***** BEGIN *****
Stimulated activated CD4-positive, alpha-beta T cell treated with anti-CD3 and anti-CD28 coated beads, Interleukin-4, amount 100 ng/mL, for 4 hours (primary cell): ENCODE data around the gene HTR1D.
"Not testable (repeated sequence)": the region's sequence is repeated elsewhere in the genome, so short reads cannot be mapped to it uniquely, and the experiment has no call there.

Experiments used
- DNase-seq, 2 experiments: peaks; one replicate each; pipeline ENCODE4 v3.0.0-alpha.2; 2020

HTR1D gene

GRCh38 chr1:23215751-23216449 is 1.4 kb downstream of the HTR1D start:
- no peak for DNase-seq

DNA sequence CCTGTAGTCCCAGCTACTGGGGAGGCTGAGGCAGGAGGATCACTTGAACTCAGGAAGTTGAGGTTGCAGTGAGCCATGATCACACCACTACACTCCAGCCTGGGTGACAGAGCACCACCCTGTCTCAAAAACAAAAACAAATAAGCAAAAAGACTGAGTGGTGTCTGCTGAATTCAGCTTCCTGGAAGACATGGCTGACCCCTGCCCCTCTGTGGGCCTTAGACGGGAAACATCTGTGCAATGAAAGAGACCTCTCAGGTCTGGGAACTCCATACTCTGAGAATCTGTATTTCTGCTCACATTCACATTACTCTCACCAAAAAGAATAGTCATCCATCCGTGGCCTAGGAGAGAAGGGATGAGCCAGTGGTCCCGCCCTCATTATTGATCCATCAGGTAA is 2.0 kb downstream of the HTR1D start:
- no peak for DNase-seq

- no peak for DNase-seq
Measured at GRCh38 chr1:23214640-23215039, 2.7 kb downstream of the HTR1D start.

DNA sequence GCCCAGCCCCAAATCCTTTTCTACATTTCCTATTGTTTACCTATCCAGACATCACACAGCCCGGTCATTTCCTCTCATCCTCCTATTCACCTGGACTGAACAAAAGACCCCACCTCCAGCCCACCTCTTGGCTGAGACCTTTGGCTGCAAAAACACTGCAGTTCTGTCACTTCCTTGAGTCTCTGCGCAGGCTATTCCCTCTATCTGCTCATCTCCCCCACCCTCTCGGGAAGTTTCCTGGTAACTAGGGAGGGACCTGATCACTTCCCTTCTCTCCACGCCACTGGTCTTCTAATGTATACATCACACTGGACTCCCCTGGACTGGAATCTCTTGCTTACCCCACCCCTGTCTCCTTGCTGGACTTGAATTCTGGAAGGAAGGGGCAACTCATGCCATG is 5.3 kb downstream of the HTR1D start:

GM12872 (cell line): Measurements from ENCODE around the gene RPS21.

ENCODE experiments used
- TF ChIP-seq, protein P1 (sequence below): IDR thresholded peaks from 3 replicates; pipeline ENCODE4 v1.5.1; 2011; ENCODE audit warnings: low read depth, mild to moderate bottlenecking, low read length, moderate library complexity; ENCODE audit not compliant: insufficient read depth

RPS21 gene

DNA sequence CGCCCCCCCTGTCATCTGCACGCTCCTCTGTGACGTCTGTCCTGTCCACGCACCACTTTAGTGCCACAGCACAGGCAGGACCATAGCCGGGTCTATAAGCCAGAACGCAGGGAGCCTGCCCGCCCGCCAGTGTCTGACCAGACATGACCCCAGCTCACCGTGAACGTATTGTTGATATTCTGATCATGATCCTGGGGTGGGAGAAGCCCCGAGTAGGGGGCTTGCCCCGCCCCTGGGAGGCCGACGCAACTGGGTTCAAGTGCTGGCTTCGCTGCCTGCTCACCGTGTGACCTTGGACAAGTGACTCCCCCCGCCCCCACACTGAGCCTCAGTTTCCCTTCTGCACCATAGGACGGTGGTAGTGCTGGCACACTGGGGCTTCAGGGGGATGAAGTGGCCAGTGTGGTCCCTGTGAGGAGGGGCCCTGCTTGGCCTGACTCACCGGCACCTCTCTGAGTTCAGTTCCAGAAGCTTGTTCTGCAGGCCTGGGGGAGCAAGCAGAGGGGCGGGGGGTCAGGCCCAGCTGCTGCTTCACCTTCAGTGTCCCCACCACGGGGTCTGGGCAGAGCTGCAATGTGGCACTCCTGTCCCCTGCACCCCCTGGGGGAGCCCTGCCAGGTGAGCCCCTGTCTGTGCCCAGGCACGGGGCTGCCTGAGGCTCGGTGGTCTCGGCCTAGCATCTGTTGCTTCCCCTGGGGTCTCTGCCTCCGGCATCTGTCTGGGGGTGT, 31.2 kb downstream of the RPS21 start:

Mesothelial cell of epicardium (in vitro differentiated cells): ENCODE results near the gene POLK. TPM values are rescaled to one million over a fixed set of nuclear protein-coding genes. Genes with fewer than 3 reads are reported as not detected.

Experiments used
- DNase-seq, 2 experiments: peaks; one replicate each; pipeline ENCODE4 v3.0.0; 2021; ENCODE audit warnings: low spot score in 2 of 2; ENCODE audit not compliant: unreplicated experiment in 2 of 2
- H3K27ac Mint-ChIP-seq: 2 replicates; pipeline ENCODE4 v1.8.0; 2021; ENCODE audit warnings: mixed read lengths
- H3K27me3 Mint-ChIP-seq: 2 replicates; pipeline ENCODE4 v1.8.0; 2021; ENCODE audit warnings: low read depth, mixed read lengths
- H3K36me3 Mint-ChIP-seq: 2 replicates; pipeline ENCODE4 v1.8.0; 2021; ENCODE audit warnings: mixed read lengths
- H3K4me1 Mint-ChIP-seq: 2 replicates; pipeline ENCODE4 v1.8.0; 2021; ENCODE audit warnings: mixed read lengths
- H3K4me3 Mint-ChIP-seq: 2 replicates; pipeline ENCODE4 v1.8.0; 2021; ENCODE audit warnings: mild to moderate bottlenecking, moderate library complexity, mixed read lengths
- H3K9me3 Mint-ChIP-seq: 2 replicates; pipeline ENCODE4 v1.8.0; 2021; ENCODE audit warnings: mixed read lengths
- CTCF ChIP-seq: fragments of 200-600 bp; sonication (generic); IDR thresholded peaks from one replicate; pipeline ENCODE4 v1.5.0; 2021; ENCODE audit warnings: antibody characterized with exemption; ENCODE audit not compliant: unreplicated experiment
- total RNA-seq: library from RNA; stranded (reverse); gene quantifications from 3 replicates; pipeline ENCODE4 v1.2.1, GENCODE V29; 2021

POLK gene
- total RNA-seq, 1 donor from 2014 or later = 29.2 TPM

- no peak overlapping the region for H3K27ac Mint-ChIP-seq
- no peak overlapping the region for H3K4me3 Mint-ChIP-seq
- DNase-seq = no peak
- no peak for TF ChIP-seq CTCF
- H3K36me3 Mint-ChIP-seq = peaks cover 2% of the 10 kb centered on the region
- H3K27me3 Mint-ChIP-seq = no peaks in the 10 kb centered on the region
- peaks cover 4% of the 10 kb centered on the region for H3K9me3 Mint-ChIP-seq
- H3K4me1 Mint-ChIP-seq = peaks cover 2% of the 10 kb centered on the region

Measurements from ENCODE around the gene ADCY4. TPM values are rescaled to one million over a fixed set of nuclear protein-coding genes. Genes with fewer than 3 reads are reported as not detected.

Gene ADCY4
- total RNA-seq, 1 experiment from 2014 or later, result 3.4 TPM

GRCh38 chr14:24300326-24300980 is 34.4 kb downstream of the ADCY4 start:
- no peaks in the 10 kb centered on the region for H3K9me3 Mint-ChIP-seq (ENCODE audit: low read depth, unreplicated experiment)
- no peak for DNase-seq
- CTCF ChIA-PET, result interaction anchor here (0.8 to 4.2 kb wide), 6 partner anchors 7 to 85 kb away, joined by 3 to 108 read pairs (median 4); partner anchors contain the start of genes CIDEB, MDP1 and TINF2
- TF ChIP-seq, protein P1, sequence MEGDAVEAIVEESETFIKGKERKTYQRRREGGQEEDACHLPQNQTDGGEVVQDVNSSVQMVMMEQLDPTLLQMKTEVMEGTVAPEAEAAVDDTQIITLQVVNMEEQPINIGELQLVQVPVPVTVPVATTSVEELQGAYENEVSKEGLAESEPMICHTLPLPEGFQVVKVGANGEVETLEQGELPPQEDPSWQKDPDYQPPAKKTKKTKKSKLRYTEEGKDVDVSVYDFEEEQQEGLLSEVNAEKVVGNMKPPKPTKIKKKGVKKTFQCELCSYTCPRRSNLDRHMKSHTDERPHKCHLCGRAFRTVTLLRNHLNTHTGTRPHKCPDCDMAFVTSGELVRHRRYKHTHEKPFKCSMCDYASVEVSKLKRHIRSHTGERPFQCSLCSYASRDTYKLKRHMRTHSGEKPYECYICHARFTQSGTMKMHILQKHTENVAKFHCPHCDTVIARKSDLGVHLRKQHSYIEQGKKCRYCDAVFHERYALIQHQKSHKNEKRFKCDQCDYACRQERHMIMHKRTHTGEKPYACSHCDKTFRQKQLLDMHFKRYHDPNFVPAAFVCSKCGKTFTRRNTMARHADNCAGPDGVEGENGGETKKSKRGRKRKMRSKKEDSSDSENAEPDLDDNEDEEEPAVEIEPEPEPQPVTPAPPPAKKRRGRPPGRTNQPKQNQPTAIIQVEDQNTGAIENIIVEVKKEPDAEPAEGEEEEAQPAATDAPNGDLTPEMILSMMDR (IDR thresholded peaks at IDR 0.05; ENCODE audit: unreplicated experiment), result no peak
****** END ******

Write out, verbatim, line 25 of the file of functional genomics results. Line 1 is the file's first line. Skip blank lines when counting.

- H3K4me3 Mint-ChIP-seq: 2 replicates; pipeline ENCODE4 v1.8.0; 2021; ENCODE audit warnings: mild to moderate bottlenecking, moderate library complexity, mixed read lengths